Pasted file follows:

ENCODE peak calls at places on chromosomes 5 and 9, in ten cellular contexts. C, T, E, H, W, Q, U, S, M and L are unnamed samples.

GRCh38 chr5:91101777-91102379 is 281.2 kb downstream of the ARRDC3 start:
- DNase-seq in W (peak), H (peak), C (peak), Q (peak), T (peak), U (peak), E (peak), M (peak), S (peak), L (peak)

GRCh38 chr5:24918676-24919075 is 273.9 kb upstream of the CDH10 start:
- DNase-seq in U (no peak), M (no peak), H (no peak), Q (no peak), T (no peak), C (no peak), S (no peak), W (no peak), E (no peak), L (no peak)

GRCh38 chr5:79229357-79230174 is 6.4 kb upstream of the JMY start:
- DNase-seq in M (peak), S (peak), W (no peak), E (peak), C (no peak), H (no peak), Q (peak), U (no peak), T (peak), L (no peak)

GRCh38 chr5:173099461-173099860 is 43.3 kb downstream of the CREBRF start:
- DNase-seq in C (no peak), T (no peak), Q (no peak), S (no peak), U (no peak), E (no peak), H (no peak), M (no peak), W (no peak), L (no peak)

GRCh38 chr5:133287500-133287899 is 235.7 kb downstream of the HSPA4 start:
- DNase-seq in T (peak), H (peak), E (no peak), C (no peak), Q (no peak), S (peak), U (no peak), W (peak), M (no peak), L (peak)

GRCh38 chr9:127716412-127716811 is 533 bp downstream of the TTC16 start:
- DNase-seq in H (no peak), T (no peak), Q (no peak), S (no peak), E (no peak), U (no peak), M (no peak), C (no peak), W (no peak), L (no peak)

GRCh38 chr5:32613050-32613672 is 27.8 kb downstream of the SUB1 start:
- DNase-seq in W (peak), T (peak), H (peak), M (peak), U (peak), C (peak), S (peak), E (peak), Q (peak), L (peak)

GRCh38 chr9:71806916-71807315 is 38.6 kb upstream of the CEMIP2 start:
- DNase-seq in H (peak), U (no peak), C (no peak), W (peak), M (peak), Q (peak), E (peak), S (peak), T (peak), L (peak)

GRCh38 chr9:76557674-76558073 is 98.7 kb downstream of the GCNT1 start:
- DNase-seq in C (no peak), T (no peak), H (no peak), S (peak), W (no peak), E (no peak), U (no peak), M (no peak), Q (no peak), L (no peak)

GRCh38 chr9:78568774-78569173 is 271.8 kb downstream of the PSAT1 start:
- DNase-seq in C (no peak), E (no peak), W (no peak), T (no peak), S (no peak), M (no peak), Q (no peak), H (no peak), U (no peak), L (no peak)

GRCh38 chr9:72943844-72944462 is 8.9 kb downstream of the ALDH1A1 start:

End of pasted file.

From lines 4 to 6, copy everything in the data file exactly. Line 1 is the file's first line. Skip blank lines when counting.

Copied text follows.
GRCh38 chr5:24918676-24919075 is 273.9 kb upstream of the CDH10 start:
- DNase-seq in U (no peak), M (no peak), H (no peak), Q (no peak), T (no peak), C (no peak), S (no peak), W (no peak), E (no peak), L (no peak)

GRCh38 chr5:79229357-79230174 is 6.4 kb upstream of the JMY start: